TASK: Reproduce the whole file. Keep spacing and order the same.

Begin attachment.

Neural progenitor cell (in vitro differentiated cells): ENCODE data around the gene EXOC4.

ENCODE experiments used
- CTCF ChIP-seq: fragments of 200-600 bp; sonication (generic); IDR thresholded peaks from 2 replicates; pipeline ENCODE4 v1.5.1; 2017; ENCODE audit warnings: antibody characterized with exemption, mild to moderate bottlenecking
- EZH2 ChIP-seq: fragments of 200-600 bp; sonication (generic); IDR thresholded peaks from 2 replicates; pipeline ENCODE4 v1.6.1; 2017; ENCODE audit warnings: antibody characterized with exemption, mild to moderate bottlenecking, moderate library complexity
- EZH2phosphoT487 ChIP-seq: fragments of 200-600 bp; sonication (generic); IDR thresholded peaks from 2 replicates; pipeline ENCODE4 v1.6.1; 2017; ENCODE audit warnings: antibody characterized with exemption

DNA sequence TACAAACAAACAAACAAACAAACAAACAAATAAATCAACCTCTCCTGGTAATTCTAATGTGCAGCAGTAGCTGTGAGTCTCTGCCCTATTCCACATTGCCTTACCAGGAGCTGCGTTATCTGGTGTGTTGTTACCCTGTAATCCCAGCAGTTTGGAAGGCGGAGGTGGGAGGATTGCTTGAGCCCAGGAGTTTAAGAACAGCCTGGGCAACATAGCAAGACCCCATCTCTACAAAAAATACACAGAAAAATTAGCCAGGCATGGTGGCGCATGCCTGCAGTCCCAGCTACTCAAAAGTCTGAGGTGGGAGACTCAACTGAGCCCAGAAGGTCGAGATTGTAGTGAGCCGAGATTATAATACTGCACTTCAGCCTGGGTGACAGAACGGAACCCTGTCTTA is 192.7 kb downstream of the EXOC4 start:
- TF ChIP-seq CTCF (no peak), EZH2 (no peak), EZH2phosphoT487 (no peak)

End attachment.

Neural progenitor cell (in vitro differentiated cells): ENCODE data around the gene EXOC4.

ENCODE experiments used
- CTCF ChIP-seq: fragments of 200-600 bp; sonication (generic); IDR thresholded peaks from 2 replicates; pipeline ENCODE4 v1.5.1; 2017; ENCODE audit warnings: antibody characterized with exemption, mild to moderate bottlenecking
- EZH2 ChIP-seq: fragments of 200-600 bp; sonication (generic); IDR thresholded peaks from 2 replicates; pipeline ENCODE4 v1.6.1; 2017; ENCODE audit warnings: antibody characterized with exemption, mild to moderate bottlenecking, moderate library complexity
- EZH2phosphoT487 ChIP-seq: fragments of 200-600 bp; sonication (generic); IDR thresholded peaks from 2 replicates; pipeline ENCODE4 v1.6.1; 2017; ENCODE audit warnings: antibody characterized with exemption

DNA sequence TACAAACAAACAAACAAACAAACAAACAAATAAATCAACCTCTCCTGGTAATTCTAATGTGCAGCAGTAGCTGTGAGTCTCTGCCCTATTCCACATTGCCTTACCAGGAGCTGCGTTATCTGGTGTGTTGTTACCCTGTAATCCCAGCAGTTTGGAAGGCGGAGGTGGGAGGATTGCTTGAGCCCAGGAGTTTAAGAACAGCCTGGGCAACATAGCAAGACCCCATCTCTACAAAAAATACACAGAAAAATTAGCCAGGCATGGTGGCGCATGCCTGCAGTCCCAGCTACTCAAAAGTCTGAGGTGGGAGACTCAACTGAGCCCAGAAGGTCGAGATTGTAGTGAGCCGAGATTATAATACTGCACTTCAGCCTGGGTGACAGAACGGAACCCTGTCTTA is 192.7 kb downstream of the EXOC4 start:
- TF ChIP-seq CTCF (no peak), EZH2 (no peak), EZH2phosphoT487 (no peak)